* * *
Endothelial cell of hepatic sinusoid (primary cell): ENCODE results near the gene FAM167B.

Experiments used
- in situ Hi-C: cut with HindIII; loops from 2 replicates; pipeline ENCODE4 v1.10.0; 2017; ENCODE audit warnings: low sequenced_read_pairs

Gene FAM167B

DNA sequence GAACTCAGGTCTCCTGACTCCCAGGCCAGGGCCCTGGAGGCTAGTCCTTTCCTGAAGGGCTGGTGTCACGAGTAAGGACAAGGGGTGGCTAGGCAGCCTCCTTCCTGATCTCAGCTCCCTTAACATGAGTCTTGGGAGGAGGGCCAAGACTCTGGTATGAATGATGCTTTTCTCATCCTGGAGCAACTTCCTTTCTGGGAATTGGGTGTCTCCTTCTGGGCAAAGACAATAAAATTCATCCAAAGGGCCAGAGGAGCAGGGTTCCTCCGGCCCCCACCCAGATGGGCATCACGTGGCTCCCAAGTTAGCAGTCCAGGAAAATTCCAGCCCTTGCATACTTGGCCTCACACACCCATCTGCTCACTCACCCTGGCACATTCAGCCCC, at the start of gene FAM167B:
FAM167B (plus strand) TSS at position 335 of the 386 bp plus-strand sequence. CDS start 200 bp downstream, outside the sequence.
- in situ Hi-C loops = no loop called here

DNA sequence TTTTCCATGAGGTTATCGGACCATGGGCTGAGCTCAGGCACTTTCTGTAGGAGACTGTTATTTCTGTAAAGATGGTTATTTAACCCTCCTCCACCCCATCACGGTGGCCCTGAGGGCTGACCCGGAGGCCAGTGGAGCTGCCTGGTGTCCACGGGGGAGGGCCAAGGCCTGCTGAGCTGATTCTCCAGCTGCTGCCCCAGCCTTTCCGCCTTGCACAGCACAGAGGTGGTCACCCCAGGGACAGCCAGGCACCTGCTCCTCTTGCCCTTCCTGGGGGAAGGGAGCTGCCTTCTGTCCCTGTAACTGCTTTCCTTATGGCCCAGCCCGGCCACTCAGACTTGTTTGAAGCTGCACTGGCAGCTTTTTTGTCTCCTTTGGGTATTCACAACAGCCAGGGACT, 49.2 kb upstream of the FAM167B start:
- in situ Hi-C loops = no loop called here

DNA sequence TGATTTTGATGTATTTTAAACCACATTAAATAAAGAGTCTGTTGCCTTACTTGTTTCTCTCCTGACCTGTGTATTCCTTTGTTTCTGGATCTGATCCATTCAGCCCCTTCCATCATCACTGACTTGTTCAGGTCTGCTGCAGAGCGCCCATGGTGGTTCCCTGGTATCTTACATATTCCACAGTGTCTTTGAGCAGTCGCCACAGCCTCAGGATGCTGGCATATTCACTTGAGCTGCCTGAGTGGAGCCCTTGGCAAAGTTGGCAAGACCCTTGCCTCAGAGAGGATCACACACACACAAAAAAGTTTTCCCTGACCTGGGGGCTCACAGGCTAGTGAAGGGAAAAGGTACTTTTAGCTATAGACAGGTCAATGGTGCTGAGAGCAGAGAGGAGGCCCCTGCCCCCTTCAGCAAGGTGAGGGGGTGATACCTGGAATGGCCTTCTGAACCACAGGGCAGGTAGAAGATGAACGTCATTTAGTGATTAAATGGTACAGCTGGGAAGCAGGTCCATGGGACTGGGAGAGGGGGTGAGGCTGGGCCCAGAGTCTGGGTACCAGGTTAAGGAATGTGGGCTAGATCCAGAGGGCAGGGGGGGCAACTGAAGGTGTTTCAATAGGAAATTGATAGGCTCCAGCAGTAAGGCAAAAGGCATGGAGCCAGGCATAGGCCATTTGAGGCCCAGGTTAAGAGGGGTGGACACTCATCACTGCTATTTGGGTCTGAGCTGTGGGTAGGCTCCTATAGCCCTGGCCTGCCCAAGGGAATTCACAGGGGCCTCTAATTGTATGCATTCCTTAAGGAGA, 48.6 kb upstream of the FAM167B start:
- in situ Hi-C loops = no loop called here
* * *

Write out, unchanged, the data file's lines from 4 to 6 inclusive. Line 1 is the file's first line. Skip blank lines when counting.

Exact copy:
Gene FAM167B

DNA sequence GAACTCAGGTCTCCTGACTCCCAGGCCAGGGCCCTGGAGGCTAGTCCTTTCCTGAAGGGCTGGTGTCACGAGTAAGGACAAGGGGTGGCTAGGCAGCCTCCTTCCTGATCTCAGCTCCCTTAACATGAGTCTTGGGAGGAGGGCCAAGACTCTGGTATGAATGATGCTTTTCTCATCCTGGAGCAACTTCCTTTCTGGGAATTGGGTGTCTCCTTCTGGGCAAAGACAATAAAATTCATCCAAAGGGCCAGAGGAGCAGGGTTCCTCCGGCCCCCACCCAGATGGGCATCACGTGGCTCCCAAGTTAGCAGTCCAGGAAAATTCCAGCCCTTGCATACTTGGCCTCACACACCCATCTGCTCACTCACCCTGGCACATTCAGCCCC, at the start of gene FAM167B:
FAM167B (plus strand) TSS at position 335 of the 386 bp plus-strand sequence. CDS start 200 bp downstream, outside the sequence.